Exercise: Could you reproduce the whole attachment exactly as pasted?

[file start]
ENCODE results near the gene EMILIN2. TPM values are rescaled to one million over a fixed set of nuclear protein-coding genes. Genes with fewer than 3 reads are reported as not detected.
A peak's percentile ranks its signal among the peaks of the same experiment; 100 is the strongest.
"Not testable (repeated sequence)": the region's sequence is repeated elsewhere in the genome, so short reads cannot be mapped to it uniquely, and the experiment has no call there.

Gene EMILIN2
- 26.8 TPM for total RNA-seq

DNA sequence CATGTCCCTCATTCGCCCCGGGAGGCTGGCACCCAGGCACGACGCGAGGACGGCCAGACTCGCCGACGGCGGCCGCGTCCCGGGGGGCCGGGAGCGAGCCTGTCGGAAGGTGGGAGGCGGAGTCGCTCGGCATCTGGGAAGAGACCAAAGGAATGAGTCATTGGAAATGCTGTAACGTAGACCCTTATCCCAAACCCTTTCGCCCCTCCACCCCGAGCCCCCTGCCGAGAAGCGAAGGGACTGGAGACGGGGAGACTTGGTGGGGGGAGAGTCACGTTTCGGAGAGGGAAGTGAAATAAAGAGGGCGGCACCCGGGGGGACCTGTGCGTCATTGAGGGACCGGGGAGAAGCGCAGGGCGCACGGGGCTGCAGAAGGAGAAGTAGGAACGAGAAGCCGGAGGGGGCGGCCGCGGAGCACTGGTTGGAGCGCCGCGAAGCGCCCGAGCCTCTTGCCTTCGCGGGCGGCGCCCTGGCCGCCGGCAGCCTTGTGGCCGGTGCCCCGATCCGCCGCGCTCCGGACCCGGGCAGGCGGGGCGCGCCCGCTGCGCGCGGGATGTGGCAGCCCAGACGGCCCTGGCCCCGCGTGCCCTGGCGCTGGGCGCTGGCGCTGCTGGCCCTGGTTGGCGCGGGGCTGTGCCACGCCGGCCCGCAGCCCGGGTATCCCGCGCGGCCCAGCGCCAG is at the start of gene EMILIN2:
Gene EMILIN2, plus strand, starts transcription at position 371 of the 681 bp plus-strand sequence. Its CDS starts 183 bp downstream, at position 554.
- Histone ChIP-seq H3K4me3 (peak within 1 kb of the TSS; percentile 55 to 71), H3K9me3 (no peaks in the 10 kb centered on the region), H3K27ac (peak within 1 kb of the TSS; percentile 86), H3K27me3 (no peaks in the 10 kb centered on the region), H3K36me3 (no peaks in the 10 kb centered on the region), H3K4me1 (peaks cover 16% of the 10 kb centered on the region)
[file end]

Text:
ENCODE results near the gene EMILIN2. TPM values are rescaled to one million over a fixed set of nuclear protein-coding genes. Genes with fewer than 3 reads are reported as not detected.
A peak's percentile ranks its signal among the peaks of the same experiment; 100 is the strongest.
"Not testable (repeated sequence)": the region's sequence is repeated elsewhere in the genome, so short reads cannot be mapped to it uniquely, and the experiment has no call there.

Gene EMILIN2
- 26.8 TPM for total RNA-seq

DNA sequence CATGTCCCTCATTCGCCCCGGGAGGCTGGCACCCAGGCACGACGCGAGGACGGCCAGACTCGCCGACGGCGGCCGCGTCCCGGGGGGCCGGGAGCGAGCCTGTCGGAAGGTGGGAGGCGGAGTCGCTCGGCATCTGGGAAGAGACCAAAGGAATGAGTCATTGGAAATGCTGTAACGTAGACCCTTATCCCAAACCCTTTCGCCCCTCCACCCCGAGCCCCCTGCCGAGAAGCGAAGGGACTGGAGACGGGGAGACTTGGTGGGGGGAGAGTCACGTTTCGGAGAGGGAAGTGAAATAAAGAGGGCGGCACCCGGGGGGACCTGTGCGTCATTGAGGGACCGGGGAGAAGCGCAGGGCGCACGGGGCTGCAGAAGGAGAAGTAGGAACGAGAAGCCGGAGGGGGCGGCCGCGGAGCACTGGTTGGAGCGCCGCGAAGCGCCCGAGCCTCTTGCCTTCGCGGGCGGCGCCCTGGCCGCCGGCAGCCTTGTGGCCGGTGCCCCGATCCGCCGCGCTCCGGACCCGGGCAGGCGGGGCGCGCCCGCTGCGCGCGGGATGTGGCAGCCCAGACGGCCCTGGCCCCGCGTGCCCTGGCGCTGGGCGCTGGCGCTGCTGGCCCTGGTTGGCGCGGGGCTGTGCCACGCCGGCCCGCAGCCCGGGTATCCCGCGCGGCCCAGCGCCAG is at the start of gene EMILIN2:
Gene EMILIN2, plus strand, starts transcription at position 371 of the 681 bp plus-strand sequence. Its CDS starts 183 bp downstream, at position 554.
- Histone ChIP-seq H3K4me3 (peak within 1 kb of the TSS; percentile 55 to 71), H3K9me3 (no peaks in the 10 kb centered on the region), H3K27ac (peak within 1 kb of the TSS; percentile 86), H3K27me3 (no peaks in the 10 kb centered on the region), H3K36me3 (no peaks in the 10 kb centered on the region), H3K4me1 (peaks cover 16% of the 10 kb centered on the region)